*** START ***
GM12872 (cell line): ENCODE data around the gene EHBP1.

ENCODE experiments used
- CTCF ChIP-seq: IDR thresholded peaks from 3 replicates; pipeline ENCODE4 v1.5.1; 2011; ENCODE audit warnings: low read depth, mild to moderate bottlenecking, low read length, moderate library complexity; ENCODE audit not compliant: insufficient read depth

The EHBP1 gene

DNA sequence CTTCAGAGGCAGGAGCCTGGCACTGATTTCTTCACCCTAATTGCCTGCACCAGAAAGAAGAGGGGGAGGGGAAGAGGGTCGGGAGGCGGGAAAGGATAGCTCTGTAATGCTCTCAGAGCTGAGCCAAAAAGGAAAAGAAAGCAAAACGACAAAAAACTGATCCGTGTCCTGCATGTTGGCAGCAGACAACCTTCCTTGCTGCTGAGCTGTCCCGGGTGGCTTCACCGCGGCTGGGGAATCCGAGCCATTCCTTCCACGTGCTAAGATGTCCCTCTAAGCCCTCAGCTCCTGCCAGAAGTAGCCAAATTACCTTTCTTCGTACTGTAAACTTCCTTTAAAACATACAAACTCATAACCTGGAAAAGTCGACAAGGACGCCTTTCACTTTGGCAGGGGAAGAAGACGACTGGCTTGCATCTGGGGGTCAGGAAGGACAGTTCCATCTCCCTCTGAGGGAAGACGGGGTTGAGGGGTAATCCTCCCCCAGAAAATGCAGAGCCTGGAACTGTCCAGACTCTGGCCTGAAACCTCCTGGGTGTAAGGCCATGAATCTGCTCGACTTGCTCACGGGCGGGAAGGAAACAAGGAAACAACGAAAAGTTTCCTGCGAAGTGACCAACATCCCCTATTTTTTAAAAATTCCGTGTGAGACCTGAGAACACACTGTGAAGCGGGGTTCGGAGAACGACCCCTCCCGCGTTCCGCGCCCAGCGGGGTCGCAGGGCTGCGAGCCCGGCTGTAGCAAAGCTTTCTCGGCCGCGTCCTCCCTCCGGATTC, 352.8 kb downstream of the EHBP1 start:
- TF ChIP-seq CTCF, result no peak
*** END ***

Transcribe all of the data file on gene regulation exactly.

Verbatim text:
GM12872 (cell line): ENCODE data around the gene EHBP1.

ENCODE experiments used
- CTCF ChIP-seq: IDR thresholded peaks from 3 replicates; pipeline ENCODE4 v1.5.1; 2011; ENCODE audit warnings: low read depth, mild to moderate bottlenecking, low read length, moderate library complexity; ENCODE audit not compliant: insufficient read depth

The EHBP1 gene

DNA sequence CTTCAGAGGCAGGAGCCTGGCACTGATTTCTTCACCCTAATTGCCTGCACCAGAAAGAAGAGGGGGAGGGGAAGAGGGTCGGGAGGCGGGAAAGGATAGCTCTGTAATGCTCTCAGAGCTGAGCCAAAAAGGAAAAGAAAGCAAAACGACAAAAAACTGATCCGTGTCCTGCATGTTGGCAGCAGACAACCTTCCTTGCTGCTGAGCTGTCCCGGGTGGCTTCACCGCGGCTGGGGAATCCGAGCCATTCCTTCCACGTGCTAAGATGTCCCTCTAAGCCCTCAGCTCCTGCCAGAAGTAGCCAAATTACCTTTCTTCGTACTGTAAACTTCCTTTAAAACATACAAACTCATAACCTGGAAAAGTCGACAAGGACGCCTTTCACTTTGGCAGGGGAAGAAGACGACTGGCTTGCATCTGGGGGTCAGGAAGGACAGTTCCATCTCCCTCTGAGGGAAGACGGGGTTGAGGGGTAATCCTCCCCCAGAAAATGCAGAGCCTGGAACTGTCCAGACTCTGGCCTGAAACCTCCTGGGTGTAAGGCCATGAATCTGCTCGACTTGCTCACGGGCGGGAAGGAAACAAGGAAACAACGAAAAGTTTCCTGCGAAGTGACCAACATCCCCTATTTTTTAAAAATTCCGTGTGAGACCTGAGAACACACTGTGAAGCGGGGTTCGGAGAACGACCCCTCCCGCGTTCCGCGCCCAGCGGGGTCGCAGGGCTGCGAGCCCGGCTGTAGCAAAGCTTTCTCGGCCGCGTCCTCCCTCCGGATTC, 352.8 kb downstream of the EHBP1 start:
- TF ChIP-seq CTCF, result no peak